Two central images are used in Shakespeare's Sonnet 116.
Stanza two presents the image of love as constant as a star used by navigators to determine the location of ships. The image is an extended metaphor that makes up stanza two, and reveals love that stays constant through storms and is never shaken.
Stanza three presents the image of love's resistance to and immunity from time. Love is not time's fool or jester or clown, and love will not yield when time and the grim reaper try to bring death to love. Love will last until the final judgment. What love is not--the fool--is personified to form the first image, and is followed by the image of the grim reaper.
The enotes Study Guide on the poem explains these two stanzas as follows:
The second quatrain uses a series of metaphors to flesh out the character of proper love. Its constancy is such that it not only endures threats but actually strengthens in adversity. Its attractive power secures the beloved from wandering, and it sets a standard for all other lovers. Although conspicuous and easily identifiable, its value is inestimable. Aspects of it can be measured, and many of its properties are tangible, but it resides in another dimension, unassessable by normal instruments in space and time.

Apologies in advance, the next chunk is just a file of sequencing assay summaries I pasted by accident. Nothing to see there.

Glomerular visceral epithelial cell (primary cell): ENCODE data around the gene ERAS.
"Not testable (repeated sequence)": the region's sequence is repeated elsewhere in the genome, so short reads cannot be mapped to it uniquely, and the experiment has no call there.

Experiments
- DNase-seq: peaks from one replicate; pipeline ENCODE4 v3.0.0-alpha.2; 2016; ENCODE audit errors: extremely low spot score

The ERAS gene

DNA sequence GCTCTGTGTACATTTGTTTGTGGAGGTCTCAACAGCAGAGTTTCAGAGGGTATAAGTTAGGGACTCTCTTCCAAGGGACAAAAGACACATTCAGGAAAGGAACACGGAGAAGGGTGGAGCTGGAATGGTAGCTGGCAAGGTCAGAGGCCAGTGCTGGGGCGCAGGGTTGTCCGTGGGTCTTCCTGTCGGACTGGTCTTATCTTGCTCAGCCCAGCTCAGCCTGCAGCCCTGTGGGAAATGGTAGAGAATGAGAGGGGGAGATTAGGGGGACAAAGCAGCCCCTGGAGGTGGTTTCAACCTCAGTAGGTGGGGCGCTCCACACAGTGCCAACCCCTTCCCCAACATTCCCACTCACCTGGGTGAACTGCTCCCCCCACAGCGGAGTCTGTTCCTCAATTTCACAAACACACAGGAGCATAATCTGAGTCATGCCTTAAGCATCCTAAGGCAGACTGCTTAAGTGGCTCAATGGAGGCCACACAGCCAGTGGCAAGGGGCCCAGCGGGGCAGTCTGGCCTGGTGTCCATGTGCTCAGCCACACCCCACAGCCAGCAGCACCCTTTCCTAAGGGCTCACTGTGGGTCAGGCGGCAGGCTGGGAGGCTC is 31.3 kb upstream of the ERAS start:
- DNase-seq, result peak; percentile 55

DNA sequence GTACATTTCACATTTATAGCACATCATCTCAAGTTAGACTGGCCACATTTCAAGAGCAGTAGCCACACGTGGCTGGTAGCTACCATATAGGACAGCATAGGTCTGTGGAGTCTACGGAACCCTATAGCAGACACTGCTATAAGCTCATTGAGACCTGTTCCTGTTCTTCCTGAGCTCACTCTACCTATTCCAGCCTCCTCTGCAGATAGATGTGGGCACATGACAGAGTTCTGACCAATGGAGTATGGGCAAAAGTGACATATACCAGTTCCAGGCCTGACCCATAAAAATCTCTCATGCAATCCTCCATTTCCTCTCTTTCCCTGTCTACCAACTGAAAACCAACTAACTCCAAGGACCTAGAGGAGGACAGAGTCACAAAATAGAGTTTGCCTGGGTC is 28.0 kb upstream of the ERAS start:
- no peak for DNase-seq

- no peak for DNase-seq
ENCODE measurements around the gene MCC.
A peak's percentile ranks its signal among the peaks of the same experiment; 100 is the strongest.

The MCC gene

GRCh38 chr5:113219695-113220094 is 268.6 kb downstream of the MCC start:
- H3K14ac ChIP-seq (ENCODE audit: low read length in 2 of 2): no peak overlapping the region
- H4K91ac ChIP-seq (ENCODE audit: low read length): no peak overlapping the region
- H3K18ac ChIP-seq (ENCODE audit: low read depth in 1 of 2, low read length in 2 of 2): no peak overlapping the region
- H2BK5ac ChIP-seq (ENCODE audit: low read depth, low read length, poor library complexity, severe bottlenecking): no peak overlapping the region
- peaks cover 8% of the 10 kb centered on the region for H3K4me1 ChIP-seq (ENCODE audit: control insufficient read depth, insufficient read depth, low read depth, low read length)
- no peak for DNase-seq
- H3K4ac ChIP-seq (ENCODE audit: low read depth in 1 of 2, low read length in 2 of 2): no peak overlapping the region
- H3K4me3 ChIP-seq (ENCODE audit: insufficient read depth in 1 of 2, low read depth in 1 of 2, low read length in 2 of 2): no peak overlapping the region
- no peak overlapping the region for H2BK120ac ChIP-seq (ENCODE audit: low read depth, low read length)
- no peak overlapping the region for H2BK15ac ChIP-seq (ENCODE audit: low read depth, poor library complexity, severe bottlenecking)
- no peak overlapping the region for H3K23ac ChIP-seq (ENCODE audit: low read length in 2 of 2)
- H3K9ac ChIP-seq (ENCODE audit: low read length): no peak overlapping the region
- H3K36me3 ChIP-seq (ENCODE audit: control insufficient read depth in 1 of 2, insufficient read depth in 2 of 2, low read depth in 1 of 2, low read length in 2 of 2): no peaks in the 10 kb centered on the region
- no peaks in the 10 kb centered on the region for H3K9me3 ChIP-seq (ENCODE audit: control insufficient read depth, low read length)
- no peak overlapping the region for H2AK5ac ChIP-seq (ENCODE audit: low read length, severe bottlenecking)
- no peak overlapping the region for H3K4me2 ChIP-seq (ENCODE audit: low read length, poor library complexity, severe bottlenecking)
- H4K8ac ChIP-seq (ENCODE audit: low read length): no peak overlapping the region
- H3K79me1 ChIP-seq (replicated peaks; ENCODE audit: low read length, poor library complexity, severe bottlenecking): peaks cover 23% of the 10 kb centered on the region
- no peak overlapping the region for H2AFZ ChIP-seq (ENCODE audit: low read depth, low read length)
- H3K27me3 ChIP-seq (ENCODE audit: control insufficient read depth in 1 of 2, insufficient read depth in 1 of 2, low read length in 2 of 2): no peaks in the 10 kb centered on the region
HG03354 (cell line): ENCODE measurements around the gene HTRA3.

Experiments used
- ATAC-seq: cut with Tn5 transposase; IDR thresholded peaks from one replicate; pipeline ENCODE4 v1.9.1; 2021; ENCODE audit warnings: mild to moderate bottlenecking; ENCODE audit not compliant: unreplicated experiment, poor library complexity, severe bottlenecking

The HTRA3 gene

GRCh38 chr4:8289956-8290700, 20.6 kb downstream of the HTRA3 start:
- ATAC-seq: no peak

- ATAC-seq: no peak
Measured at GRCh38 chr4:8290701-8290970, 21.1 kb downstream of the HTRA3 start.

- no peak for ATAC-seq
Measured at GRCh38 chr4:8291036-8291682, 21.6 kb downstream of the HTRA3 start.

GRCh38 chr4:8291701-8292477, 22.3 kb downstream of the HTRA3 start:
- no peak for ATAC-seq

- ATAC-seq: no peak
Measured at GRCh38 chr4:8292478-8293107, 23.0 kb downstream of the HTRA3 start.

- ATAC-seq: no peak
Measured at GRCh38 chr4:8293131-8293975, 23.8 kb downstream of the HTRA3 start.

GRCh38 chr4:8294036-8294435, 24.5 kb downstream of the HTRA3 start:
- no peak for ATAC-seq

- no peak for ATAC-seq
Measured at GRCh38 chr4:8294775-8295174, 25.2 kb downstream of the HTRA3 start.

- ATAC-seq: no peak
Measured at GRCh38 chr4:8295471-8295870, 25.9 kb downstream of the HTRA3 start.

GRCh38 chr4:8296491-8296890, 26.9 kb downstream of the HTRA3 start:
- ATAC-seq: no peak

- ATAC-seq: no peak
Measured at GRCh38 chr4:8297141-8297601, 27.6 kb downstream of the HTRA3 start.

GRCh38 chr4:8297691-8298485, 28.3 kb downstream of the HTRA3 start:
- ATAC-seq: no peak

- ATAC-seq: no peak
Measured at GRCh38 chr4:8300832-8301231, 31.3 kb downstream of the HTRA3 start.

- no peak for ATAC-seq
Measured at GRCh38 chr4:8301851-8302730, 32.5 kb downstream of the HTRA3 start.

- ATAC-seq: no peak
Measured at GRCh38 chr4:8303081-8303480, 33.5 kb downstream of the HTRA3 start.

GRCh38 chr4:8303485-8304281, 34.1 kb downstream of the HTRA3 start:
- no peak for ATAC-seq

The third quatrain considers the constancy of true love under the threats of time and aging. It declares that love is unaffected by time. To begin with, love far transcends such mundane physical characteristics as size, appearance, condition, and shape. For that reason, it ignores physical changes caused by age or health. It defies time and everything in its power, including death. True love operates in the realm of eternity. Not even death can part true lovers; their union endures forever. Because love has the capacity to raise human action to this exalted state, it alone enables humans to transcend temporal limitations. Humankind becomes godlike through love.